There was steely defence on a scale rarely seen from a Scottish side and some cruel luck when a bounce evaded Johnny Beattie when he breached the England defence and appeared to have a free run to the line, albeit from a long way, only for England’s Danny Care to score a try with the last play.
“No one is ever going to give up when they have a Scottish jersey. There’s never going to be an issue with pride and passion,” said Denton, and while that is true they won’t face many – if any – better teams than England and changes are needed. In the short term, I would recall Gordon Ross to provide stability at stand off. Although 34 and out of the Test scene for seven years, Ross is playing at English Premiership level with London Welsh and can bring the vital poise and control which is lacking in midfield.
Bath’s Tom Heathcote is the incumbent for the successful “A” team and in the longer term Matt Scott should switch from centre to the pivotal No. 10 role where he learned his craft at age group international level.
Criticism of Scott surrounds his kicking from hand but the great John Rutherford, admittedly in the amateur era, was relatively poor in this department and became world class.
What is hampering Scotland is that both stand offs on Saturday – Ruairidh Jackson and Duncan Weir – are at Glasgow and two into one won’t go.
Likewise the introduction of pace to the back row – Rob Harley is doing a sterling job at openside for Glasgow – could create better quality second-phase ball, the absence of which led to one charge down which set the tone and fostered much kicking when keeping ball in hand could have opened gaps.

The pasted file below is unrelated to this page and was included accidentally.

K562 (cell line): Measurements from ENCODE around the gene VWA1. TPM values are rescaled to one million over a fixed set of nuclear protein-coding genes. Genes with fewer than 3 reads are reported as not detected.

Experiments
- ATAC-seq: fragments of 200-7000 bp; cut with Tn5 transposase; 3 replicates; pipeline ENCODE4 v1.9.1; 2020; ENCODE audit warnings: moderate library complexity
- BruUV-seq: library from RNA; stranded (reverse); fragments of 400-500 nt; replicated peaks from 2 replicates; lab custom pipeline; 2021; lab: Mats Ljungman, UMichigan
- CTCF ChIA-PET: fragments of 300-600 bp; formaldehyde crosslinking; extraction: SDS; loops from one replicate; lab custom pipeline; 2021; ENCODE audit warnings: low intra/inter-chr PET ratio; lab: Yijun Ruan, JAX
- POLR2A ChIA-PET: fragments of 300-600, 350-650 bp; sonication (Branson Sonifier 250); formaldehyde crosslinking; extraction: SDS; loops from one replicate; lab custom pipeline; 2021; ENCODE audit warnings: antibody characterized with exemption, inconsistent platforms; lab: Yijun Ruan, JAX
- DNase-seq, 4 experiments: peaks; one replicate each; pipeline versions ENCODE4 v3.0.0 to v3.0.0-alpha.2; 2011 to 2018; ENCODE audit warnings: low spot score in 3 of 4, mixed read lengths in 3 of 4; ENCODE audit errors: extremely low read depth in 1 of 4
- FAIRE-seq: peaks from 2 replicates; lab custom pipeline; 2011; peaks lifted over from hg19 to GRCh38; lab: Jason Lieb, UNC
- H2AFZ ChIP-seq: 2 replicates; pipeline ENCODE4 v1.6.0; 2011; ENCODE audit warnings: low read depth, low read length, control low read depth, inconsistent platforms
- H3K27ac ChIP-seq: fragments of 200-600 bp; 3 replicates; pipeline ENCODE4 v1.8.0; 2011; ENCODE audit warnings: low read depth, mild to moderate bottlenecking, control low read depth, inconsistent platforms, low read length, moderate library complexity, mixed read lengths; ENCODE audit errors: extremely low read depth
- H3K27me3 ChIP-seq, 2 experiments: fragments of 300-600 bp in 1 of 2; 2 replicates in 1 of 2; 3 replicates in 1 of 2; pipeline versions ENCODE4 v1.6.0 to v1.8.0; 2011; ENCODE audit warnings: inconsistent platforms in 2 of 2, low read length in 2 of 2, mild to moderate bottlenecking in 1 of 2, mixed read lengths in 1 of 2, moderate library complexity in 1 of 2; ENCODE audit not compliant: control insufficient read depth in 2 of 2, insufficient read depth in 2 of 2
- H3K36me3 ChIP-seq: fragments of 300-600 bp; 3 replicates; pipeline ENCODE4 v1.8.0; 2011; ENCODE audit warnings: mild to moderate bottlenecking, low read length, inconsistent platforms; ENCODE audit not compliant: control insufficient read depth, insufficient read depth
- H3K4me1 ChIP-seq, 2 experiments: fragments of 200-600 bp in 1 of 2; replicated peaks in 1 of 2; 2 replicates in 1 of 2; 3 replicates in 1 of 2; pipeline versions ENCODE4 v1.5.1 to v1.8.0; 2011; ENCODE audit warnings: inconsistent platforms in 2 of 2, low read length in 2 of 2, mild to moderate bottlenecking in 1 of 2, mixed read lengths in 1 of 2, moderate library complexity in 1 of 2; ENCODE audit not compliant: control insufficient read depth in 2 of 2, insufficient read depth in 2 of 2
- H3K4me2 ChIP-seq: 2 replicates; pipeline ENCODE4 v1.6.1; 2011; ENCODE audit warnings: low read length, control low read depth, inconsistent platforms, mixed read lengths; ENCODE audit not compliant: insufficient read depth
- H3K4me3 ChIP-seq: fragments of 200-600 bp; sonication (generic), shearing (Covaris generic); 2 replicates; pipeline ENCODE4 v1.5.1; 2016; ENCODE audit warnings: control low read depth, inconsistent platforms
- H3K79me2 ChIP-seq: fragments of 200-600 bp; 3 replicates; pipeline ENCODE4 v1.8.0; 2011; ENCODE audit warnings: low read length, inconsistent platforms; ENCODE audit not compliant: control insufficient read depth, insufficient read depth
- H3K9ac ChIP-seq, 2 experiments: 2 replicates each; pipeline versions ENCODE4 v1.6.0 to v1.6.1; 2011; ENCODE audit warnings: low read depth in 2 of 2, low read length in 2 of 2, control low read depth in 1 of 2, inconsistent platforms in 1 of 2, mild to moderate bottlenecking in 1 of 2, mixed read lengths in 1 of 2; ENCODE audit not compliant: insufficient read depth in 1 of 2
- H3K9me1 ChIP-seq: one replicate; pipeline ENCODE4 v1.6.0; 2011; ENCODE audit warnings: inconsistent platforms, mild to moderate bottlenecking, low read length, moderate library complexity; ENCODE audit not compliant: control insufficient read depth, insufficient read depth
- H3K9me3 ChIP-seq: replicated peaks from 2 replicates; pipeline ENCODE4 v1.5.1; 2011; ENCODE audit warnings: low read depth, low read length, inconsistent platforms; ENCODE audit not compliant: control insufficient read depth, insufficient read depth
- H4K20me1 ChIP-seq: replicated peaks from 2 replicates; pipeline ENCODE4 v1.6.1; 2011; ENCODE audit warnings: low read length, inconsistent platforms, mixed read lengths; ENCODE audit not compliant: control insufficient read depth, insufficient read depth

Another switch would involve captaincy as things just aren’t working out for the otherwise admirable Kelly Brown and Al Kellock is such a natural leader.
England started with Owen Farrell slotting a second-minute penalty, the first of four plus three conversions.
Sean Maitland’s debut try for Scotland came next and owed everything to a break by Stuart Hogg who was to have his own time in the sun later. Alas the lead was to last just four minutes as Farrell capitalised on forced errors albeit Greig Laidlaw did notch penalties that saw him finish on 104 points for Scotland.
By half-time England had a touch down from Chris Ashton and were 19-11 ahead.
Debutant Billy Twelvetrees added another as did Geoff Parling and at 31-11 with half an hour remaining the white tide was relentless.
Though often pedestrian the Scots were resolute which led to a slick counter attack ending with Hogg claiming his second international try.
Care’s try probably distorted the scoreline a fraction but Scotland, thanks in no small part to Aussie coach Scott Johnson and English side-kick Dean Ryan, are on the threshold of respectability. However, any healing won’t be complete until they start winning and, of course, have home-bred coaches in charge once more.
England: Goode (Strettle, 67), Ashton, Barritt, Twelvetrees (Flood, 67), Brown, Farrell, B Youngs (Care, 57), Marler (Vunipolo, 57), T Youngs (Hartley, 53), Cole, Launchbury (Lawes, 64), Parling, Wood, Morgan (Haskell), Robshaw (captain).
Scotland: Hogg (Evans, 78), Maitland, Lamont, Scott, Visser, Jackson, Laidlaw, Grant, Hall (Ford, 47), Murray, Gray, Hamilton (Kellock, 55), Strokosch (Denton, 13), Beattie, Brown (captain).
Referee: A Rolland (Ireland).